TaskFactory.ContinueWhenAll Method (Task, Action(Task))
Creates a continuation task that starts when a set of specified tasks has completed.
Assemblies: mscorlib (in mscorlib.dll)
System.Threading.Tasks (in System.Threading.Tasks.dll)
member ContinueWhenAll : tasks:Task * continuationAction:Action<Task> -> Task
- Type: System.Threading.Tasks.Task
The array of tasks from which to continue.
Return ValueType: System.Threading.Tasks.Task
The new continuation task.
An element in the tasks array has been disposed.
The tasks array is a null reference (Nothing in Visual Basic).
The continuationAction argument is a null reference (Nothing in Visual Basic).
The tasks array is empty or contains a null value.
The ContinueWhenAll method executes the continuationAction delegate when all tasks in the tasks array have completed, regardless of their completion status.
Exceptions thrown by tasks in the tasks array are not available to the continuation task through structured exception handling. You can determine which exceptions were thrown by examining the Task.Exception property of each task in the tasks array. To use structured exception handling to handle exceptions thrown by tasks in the tasks array, call the Task.WaitAll(Task) method.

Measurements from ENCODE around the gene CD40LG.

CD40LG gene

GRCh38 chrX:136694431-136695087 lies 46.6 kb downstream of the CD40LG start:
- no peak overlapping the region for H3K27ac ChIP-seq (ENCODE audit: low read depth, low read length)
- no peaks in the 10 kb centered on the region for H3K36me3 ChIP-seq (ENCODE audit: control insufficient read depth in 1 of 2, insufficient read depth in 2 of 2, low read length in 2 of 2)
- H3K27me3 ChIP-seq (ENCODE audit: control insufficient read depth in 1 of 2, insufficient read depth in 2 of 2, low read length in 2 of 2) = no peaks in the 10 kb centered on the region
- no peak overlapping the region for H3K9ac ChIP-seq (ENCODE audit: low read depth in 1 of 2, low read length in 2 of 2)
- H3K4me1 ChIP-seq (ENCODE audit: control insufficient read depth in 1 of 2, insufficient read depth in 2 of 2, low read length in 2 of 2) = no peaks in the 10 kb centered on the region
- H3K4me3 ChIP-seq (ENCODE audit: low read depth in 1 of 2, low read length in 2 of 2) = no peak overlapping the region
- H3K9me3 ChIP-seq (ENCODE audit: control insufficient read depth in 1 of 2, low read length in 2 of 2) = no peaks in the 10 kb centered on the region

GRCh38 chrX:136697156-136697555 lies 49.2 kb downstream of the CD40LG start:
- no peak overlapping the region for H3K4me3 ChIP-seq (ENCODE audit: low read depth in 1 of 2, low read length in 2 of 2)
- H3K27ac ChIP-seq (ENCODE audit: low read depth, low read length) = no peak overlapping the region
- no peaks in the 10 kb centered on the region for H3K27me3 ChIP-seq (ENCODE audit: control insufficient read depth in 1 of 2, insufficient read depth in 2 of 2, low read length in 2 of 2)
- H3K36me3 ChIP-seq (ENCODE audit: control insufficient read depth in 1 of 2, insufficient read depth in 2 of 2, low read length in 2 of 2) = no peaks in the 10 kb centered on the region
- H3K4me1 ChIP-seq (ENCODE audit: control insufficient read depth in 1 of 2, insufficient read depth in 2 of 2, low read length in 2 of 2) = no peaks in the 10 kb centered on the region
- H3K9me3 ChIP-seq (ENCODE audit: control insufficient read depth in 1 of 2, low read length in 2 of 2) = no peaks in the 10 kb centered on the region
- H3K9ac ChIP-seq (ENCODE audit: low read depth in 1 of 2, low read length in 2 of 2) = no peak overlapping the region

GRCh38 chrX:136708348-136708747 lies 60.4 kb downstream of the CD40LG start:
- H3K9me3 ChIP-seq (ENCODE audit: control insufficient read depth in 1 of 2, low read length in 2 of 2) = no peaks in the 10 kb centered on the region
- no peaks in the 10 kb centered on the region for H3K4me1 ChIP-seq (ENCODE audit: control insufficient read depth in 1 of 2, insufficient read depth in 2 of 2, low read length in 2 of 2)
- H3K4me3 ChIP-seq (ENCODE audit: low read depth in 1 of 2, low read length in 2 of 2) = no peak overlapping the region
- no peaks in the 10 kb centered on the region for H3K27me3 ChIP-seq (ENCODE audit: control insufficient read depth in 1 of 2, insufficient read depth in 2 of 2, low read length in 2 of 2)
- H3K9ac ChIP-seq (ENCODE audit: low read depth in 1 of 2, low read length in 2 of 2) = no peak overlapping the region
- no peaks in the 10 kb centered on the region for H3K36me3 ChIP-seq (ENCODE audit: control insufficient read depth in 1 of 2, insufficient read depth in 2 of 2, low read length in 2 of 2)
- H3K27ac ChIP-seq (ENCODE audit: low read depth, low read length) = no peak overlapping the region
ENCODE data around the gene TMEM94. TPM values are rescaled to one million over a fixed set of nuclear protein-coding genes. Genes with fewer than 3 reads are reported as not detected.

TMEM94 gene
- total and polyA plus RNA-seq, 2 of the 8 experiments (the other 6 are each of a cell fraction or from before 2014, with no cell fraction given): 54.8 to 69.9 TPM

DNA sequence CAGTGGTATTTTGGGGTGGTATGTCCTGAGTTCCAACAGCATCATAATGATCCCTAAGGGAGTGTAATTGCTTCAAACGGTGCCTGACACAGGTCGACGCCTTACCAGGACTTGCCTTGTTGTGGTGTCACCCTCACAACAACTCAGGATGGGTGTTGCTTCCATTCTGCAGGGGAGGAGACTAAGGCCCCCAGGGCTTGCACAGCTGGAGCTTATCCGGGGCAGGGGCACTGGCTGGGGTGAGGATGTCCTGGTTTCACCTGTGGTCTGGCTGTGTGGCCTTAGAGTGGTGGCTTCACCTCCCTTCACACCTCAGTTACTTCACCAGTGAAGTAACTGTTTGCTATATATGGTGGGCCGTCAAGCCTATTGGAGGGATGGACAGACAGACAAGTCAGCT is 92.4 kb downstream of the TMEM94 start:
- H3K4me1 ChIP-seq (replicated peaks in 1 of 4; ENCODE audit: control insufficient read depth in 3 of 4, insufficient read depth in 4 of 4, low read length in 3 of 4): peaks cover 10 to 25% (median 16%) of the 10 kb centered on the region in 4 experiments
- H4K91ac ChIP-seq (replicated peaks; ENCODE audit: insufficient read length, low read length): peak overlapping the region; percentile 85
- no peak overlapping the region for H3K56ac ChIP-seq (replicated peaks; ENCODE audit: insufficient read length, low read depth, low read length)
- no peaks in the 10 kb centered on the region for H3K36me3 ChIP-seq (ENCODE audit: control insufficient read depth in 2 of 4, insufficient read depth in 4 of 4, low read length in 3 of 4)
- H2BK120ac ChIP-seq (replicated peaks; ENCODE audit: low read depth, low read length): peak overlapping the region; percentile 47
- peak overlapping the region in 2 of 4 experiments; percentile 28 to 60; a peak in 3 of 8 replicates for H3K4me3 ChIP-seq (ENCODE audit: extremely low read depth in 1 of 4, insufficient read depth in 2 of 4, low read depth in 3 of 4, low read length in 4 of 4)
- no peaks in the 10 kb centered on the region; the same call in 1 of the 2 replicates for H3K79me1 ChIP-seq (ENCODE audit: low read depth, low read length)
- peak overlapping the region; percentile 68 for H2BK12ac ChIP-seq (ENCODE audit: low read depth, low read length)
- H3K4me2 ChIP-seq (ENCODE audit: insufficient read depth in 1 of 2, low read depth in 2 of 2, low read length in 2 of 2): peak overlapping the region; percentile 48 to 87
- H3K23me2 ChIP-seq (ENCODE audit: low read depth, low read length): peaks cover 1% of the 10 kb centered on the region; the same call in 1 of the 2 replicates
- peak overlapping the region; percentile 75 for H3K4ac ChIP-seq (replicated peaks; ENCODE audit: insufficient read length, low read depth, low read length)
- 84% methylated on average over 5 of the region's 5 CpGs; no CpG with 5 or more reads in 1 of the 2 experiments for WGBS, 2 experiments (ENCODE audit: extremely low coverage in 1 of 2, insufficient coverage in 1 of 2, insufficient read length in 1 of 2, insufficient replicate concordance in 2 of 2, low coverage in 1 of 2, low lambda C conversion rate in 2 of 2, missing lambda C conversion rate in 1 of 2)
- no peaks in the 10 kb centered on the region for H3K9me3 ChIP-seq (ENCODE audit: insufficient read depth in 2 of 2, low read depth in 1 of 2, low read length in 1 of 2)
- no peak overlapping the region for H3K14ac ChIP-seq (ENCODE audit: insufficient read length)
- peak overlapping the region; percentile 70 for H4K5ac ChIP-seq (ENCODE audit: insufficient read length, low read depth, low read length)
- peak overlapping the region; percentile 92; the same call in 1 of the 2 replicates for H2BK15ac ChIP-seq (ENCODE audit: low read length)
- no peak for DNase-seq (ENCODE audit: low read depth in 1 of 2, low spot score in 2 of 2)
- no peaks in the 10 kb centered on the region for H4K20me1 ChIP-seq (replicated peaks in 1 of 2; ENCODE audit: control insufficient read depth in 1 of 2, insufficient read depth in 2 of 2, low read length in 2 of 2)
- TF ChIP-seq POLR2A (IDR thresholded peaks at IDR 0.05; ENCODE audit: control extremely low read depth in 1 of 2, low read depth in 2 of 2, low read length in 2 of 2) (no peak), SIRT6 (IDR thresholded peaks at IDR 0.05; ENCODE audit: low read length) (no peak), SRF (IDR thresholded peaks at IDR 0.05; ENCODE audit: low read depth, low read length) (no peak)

The following example launches separate tasks that use a regular expression to count the number of words in a set of text files. The ContinueWhenAll method is used to launch a task that displays the total word count when all the antecedent tasks have completed.
The call to the continuation task's Task.Wait method does not allow it to handle exceptions thrown by the antecedent tasks, so the example examines the Task.Status property of each antecedent task to determine whether the task succeeded.